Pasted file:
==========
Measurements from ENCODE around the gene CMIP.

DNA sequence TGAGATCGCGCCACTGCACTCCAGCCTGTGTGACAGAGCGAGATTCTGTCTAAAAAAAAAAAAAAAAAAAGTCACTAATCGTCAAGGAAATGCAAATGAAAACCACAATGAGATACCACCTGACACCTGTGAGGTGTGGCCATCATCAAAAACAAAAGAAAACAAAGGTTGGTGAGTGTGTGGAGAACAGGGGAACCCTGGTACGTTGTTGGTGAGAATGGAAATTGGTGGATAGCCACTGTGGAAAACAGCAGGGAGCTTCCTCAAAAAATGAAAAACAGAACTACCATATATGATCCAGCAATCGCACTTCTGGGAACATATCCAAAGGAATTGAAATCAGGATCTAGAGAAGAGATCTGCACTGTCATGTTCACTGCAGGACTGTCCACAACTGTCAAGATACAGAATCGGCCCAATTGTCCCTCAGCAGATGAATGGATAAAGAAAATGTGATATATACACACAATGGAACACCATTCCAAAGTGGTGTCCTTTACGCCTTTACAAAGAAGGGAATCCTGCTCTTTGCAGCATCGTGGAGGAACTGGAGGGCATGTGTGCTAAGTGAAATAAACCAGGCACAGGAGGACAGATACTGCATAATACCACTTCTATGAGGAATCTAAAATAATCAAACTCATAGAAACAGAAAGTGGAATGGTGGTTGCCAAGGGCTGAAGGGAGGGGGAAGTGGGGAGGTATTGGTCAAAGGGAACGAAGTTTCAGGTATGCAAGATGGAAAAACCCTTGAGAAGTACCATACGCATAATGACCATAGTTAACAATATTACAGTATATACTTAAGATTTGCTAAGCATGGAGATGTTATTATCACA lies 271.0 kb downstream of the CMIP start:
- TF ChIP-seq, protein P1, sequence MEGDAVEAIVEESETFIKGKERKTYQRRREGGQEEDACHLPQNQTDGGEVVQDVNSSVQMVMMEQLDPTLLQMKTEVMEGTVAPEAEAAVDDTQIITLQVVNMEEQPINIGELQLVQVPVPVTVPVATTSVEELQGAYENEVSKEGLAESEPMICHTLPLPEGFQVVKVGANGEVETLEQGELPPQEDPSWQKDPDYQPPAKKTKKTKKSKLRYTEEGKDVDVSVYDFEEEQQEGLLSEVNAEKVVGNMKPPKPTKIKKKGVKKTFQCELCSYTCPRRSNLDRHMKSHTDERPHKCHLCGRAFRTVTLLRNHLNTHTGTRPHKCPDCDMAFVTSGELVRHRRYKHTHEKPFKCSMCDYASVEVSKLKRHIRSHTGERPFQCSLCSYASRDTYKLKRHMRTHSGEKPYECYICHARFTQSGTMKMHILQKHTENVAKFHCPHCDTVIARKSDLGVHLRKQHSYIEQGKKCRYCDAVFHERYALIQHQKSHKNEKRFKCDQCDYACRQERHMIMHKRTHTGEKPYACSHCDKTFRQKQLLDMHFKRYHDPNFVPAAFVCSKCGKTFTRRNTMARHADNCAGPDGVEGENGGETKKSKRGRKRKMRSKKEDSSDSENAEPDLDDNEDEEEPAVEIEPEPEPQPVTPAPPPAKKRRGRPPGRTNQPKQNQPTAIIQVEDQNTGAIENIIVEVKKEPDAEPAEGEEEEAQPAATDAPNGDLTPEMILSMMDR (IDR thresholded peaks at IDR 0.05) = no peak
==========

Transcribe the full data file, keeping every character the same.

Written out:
Measurements from ENCODE around the gene CMIP.

DNA sequence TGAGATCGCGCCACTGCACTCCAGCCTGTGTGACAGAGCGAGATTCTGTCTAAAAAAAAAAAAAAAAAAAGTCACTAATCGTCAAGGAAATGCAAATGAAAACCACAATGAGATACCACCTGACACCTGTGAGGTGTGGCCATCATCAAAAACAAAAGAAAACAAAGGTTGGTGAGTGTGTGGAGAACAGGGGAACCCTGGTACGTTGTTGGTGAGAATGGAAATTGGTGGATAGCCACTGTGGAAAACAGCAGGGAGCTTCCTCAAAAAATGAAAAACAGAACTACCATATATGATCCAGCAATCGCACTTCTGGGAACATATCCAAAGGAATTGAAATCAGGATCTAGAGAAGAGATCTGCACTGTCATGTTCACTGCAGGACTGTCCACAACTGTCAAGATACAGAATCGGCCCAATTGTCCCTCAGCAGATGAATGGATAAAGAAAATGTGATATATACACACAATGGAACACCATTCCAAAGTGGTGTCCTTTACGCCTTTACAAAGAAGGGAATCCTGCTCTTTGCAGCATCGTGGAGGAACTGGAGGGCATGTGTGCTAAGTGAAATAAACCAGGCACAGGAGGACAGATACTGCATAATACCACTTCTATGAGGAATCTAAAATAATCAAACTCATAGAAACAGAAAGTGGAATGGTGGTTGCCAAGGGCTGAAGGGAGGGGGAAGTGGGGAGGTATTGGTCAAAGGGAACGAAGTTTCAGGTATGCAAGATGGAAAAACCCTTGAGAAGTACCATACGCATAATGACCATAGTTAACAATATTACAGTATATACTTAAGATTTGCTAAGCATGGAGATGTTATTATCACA lies 271.0 kb downstream of the CMIP start:
- TF ChIP-seq, protein P1, sequence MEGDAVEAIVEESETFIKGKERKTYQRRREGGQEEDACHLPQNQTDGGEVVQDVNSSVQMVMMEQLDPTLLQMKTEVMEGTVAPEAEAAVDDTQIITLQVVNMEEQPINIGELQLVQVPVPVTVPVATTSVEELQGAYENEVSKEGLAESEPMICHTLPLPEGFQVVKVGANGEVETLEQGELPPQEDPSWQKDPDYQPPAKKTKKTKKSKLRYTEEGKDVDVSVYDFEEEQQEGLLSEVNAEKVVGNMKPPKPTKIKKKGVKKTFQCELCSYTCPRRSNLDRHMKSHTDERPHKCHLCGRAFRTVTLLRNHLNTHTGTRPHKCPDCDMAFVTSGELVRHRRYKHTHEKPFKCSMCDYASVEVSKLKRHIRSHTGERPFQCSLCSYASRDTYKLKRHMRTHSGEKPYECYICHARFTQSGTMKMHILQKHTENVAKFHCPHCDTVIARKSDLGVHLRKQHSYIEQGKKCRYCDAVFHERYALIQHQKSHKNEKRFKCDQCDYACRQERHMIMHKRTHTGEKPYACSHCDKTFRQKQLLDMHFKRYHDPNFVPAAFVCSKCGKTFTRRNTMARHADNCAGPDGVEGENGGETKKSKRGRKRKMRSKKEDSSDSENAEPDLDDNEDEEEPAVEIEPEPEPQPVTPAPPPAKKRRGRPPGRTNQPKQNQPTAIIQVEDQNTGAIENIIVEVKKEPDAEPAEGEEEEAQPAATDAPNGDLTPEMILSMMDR (IDR thresholded peaks at IDR 0.05) = no peak